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Sylvia Plath’s life should fascinate us far more than her death

Did Sylvia Plath predict it all? That’s what we’d like to think. In her work, we’re always looking for prophecies about her life – and when I say her life, I mostly mean her death. In her poem “Lady Lazarus”, she imagined her corpse, surrounded by a grubby spectacle. “The peanut-crunching crowd / Shoves in to see / Them unwrap me hand and foot–– / The big strip tease.” Portentous as it sounds, it’s really a poem about rebirth, laced with irony. And yet we’re still fixated on her suicide at the age of 30 in 1963, and the search for signifiers goes on. She is, as Heather Clark wrote in her biography Red Comet, “a paradoxical symbol of female power and helplessness … caught in the limbo between icon and cliché”.

But how do we fix this? Perhaps this week – 90 years since she was born – holds the key, since it’s far more powerful to reflect upon a creative force coming into the world, blazing so fiercely that we still feel the scorch marks, than prematurely leaving it in such pain. Plath didn’t let herself think lazily, and nor should we. Why can’t we challenge ourselves to wrestle with what she created while she was alive, rather than play her death on a loop? As a writer, she was carving out new ways to describe the human experience, but we want to trap her in the same moment forever.

In thinking differently about her legacy, we’ll find hazards along the way. There’s a fundamental problem with how we read the work of artists who died by suicide. Plath stands in a long line of creative people who took their own lives, from Virginia Woolf to Kurt Cobain and Sarah Kane, whose output is now seen as merely a prelude to their deaths. In many ways, this is a fundamentally human response. Suicide is so distressing and shocking – how could we not feel compelled to look for the signs? But too often – and harder to excuse – that death is fetishised. Andrew Dominik’s Blonde did this to Marilyn Monroe, portraying her life as a preordained, lonely tragedy; in the final scene, her dead feet dangled off the bed like a doll’s. (Clark draws a notable parallel, remarking on Plath’s “popular, clichéd image as the Marilyn Monroe of the literati”.) Euphoria, a novel by Swedish writer Elin Cullhed, published in the UK this month, imagines the year before Plath’s death and begins with a chapter entitled “7 reasons not to die”.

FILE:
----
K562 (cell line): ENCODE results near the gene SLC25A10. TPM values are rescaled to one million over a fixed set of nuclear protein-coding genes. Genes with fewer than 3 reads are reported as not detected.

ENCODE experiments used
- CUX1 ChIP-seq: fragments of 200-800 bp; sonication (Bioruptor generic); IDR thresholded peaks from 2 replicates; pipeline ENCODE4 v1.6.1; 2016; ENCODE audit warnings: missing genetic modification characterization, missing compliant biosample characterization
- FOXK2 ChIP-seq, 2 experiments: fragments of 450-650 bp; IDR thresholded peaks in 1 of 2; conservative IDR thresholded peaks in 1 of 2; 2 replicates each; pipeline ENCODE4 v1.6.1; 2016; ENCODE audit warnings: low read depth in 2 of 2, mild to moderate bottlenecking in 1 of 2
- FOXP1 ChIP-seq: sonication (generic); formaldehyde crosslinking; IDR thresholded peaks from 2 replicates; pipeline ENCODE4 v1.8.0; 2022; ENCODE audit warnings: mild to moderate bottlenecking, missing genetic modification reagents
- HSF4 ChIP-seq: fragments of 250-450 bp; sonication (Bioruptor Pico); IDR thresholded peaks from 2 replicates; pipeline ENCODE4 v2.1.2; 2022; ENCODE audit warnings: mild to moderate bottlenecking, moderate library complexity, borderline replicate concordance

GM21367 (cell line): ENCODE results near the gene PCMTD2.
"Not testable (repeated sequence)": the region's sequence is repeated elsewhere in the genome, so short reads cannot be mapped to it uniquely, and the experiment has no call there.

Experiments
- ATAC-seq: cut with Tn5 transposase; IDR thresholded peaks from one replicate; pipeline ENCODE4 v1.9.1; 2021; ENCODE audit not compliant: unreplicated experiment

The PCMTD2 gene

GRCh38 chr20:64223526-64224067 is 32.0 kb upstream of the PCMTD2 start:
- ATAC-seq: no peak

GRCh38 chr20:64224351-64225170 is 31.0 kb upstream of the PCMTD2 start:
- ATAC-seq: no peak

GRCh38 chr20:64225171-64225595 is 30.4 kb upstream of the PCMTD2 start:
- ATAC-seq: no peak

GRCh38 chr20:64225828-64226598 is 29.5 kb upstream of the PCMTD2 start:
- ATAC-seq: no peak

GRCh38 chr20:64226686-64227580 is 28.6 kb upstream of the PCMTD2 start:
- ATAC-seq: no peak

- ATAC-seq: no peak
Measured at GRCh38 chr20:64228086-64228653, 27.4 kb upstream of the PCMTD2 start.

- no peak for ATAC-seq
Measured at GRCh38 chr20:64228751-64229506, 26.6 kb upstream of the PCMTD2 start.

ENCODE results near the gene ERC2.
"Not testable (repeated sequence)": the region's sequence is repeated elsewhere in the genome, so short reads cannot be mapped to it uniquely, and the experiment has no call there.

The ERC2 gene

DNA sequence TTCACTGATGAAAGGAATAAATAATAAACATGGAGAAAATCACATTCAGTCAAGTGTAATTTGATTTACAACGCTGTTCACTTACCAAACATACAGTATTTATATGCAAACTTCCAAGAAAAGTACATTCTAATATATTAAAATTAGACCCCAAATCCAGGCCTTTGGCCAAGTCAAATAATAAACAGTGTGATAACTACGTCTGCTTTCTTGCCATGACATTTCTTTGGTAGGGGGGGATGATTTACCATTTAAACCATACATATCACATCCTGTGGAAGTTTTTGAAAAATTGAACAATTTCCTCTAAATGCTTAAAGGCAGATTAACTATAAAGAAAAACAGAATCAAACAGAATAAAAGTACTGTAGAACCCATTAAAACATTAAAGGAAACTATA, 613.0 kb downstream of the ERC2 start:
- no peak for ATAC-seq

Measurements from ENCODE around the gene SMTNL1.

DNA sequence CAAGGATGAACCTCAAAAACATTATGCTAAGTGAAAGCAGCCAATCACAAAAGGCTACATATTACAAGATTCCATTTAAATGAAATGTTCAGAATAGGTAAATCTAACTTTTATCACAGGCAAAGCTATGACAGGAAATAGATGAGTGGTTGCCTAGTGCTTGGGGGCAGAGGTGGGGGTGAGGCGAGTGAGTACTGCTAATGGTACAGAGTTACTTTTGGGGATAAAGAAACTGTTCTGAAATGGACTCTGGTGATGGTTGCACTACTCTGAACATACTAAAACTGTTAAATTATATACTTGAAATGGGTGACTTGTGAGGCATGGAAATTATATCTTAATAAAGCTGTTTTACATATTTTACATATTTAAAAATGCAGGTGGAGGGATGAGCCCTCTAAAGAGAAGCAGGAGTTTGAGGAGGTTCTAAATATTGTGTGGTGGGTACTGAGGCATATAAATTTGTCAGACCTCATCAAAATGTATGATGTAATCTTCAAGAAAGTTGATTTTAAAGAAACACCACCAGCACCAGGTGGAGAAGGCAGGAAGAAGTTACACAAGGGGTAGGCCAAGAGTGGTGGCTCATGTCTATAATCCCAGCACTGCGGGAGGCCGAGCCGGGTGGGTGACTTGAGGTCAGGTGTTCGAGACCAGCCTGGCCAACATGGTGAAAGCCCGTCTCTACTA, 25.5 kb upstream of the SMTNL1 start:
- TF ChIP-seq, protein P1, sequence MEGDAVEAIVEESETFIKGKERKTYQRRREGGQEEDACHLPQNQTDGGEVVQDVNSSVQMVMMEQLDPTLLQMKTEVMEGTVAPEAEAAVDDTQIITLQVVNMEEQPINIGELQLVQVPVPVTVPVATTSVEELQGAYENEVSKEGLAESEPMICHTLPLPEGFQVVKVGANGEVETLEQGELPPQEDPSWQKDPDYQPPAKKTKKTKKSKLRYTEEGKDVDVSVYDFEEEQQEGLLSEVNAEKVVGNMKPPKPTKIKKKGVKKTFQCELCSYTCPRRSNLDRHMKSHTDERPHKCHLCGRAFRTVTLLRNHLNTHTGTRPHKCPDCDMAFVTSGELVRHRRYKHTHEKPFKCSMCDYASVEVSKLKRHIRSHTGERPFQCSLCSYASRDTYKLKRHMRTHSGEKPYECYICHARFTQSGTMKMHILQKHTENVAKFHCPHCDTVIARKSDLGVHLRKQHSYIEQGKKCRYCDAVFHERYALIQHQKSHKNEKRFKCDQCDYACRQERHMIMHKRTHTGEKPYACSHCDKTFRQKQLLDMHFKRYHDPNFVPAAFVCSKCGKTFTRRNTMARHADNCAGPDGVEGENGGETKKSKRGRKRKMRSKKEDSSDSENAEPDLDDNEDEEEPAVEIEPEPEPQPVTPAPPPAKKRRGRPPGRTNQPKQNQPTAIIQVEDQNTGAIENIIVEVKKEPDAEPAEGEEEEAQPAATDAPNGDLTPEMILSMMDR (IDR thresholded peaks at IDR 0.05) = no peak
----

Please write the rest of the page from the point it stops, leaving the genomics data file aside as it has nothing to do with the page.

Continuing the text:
The other problem is, Plath may have been claimed as a feminist icon, but we still struggle to understand women writers on their own terms – particularly those who write about pain. “When we see a female character reading The Bell Jar in a movie, we know she will make trouble,” comments Clark. (Respect to you, Kat Stratford in 10 Things I Hate About You.) My own early reading journey with Plath was beleaguered by this societal baggage: at first, I recoiled from her, before watching others do the same. In a school English lesson, I found her poem “Daddy” uncomfortable: too ugly, too challenging. As that same teenage reader, I dismissed The Bell Jar. Too whiny! A few years later, I read Andrew Wilson’s biography Mad Girl’s Love Song, which charts Plath’s life until she met Ted Hughes, and was struck by how indefatigable she was – fighting for scholarships, usually the smartest person in the room, and always, always writing. The more I read, the more ashamed I was to have underestimated her so badly.

Because Plath had the highest of standards for herself, so now I have them for her too. I avoid the melodramatic 2003 Gwyneth Paltrow film, which prompted Plath’s own daughter Freida to write a poem condemning the “Sylvia Suicide Doll”, and regard cosplaying novels with suspicion. Instead, I turn to her work, or think of the creativity that she’s inspired. Janet Malcolm’s The Silent Woman, for example, which takes the Plath/Hughes biography industry as its subject and offers far more rounded portraits of both as a result. Or After Sylvia, a new anthology of poetry by writers inspired by Plath. And then there are Plath’s drawings, recently published by Faber, which reveal a more playful creative side to her, and make a fitting tribute to her 90th anniversary. Or, of course, Clark’s weighty, Pulitzer Prize-nominated biography.

Or I go back to The Bell Jar, or spend time with the poems. There are always new things to find, and there are lines I only want to read over and over. Like the end of her poem “Tulips”, written after a hospital operation, in which she appreciates the quotidian simplicity of being well: “The water I taste is warm and salt, like the sea / And comes from a country far away as health.” Prophecies, schmophecies. I just want to know: how did she do that?

Xural.com

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